old her that I had a beloved aunt Matie who was among other things, a great cook.  “Can you cook?” I asked her.  She said something about she wasn’t bad at
it.  “Well, listen Mattie (she pronounced it with a short a, different from my aunt), I like these shoes here—I pointed to a pair—but I can’t buy them on my own,
so I’m going to go get my mother and come back.”  

And I did come back, with my wife, June, of course.  June approved and so I bought them, the first new pair of shoes I’d bought myself in
probably thirty years—well, other than those Walmartian shoes that sell for $11 and, according to my doctor, have no support at all.  So this time I shelled o
ut $115 (and they were on sale at that, 10% off), which is just about 36 times as much as I paid for my first pair of sneakers back in 1949 that I bought for gym
class.  ###

Saturday, Nov. 8, 2014

Emblematic of my ability to handle money is this little story about when I was in the Navy and stationed near DC at yeoman service school and I w
as transferred to Norman, Oklahoma and given $120 travel pay.  All hail the drunken sailor, I took it (a fair amount of money in 1956) and got it all into $1 bills
and went to some nightclub where they had a dance floor and I went out on the floor, everyone dancing, me dancing with myself and my wad of cash and I
threw all the money up into the air just to watch all the guys drop their girlfriends and grab for the bills.  They grabbed it all.  

Somehow I got back to the hotel where my shipmates and I were staying, woke up the next morning with red puke caked to my Navy blue jumper--a
pparently there had been a spaghetti supper in there somewhere--all alone and unable to pay my hotel bill, I packed up my seabag and put on my peacoat (it
was January) and went out the window and down the fire escape and out into the busy downtown (three blocks from the White House) street and hitch-hiked
west.  Twelve hours later, that night I was standing on the roadside in rural western Pennsylvania and traffic was slowing to one car every half hour or so--I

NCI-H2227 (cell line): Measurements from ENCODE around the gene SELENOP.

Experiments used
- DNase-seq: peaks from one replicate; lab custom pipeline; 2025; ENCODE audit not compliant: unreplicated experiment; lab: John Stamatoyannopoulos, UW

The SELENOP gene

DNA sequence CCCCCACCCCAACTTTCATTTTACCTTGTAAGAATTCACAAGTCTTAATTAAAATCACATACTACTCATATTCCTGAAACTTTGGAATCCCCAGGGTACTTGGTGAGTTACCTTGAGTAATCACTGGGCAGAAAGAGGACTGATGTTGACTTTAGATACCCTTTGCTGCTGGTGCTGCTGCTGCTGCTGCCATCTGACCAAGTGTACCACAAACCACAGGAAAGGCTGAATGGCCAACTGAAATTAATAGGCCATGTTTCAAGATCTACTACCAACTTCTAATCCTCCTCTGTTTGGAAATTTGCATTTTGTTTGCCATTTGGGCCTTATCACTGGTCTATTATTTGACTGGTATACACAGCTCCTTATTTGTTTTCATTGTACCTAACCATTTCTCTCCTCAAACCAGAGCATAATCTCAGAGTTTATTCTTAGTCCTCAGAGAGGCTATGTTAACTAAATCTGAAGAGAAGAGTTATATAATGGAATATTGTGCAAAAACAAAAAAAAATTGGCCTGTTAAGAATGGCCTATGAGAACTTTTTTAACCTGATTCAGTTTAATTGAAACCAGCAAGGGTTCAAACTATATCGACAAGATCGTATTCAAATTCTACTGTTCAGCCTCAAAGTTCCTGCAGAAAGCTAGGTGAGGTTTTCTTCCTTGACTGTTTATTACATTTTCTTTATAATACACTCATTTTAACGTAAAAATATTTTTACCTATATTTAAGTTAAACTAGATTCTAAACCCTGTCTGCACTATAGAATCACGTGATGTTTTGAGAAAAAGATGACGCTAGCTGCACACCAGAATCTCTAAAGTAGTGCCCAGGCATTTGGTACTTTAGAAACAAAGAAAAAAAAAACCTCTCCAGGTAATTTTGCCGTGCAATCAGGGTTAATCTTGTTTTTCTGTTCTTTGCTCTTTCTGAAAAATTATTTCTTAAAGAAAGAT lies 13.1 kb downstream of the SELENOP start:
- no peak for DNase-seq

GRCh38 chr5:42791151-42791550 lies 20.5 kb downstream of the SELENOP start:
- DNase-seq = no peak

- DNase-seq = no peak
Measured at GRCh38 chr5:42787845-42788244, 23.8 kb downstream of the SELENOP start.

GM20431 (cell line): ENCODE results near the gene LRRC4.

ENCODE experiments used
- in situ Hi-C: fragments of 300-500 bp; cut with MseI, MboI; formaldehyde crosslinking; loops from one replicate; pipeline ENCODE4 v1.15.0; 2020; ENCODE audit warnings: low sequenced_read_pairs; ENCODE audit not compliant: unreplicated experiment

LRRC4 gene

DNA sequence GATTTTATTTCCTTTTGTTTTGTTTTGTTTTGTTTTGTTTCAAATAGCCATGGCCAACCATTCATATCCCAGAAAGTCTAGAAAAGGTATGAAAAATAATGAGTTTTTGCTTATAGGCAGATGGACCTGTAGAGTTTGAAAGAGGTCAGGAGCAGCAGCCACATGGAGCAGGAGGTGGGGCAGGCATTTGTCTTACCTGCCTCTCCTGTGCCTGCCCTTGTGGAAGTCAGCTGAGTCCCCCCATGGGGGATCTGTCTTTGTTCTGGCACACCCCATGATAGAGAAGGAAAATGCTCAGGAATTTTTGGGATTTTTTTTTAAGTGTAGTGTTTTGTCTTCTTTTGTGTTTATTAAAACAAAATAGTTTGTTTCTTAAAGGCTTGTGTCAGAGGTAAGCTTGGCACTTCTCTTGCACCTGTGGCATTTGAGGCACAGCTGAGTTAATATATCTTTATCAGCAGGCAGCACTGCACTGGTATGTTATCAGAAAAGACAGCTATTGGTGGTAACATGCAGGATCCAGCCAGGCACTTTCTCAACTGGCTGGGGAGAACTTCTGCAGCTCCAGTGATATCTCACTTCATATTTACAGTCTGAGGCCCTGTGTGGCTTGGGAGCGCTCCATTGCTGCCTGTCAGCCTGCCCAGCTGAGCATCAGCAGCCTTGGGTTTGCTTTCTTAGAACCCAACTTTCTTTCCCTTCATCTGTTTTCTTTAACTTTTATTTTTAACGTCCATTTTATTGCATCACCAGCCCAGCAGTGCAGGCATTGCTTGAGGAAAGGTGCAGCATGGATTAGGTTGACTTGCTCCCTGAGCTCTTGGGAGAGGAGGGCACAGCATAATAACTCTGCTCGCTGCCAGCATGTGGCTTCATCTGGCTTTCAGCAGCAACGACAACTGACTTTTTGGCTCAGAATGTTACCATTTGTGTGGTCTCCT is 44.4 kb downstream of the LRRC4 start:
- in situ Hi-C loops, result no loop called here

had gotten dropped off by my last ride several miles from town--and a car came, a '55 Chevy, I remember that, one guy in it, and I stuck out my frozen thumb
(it was snowing pretty hard by then) and the car actually stopped.  The driver rolled down the window on the passenger side and yelled at me to ask if I could
drive?  Hell, yes! I said.  Then he said, Do you know where Topeka, Kansas is?  And I jumped in.  You betcha, I said, I know just exactly where Topeka is, and off
we went.  Turns out he was an air force sergeant who'd been transferred to Forbes Air Base and had to get there by 8 am or something two days later and he
was dead tired, falling asleep driving.  So I drove and drove, starving, didn't have a cent and so we stopped in Missouri or somewhere and he bought me a
tunafish sandwich and a glass of milk, 45 cents. Thus fortified, we drove on to Forbes, he dropped me off and gave me a nickel to call home.  

Dad answered. It was Sunday.  I thought I'd play a little joke.  So I said, Is this Dr. Kempthorne?  Doctor, I have a bloody nose and I'm wondering it you could f
ix it for me.  How long has it been bleeding? Dad said.  Several days, I said, but I knew I'd have to make an appointment so I waited to call you  till now, Sunday,
when I was pretty sure you'd be home.  

When I said that I heard the phone kind of crackle but Dad, believe it or not, held his temper and asked what nostril it was bleeding from.  The middle one, I
said, pretty sure that'd make the joke obvious.  I was just aching to tell him, Dad, it's me, little Charlie, it's a joke, but he didn't flinch and asked, Oh, you mean
from the septum?  And then I just couldn't wait any  longer, I told him, Dad it's me, can you drive over to Topeka and pick me up?  He did, but he wasn't as
happy to see me as I thought he'd be.  

Of course I learned nothing from this experience.  I had in fact (in rehab parlance) been enabled. The guy in Pennsylvania should have whooshed past me a
nd left me to freeze; Dad should have hung up on me and gone back to watching his ball game and (multi-tasking before the word was invented)  reading the
sports page in The Kansas City Star.  

But God enabled me. ###

Fri., Nov. 7, 2014

This great emblematic story was told to me one evening over several collegiate beers by my late friend Eddie (not his real name).  Back in the 50s my f
riend Eddie was in law school at Washburn University in Topeka.  

Now Eddie was an on-the-ball guy and he was the program chairman for his law class, and he had to come up every month with a speaker.  President T
ruman had left Washington and was living in Independence, not a hundred miles away, and so Eddie wrote a letter to Mr. Truman and invited him to be the

Truman replied and agreed to come!  So Eddie met him when he got there—I think he just drove himself to Topeka—and showed him around the law s
chool, and when they got to the room where the former President was to speak, Mr. Truman asked Eddie where the john was.  Eddie walked him down the
hall to it and they talked all the way, and Truman just went in the john and whipped it out and took his leak and didn’t stop talking, didn’t close the door or
anything, zipped up, washed his hands, and went out to the podium and was introduced to the waiting class.

He was a true president of the people.

One of the things that makes me angriest about how the world has changed is the way they make bananas anymore.  In the good old days you could grab a
banana as your mom yelled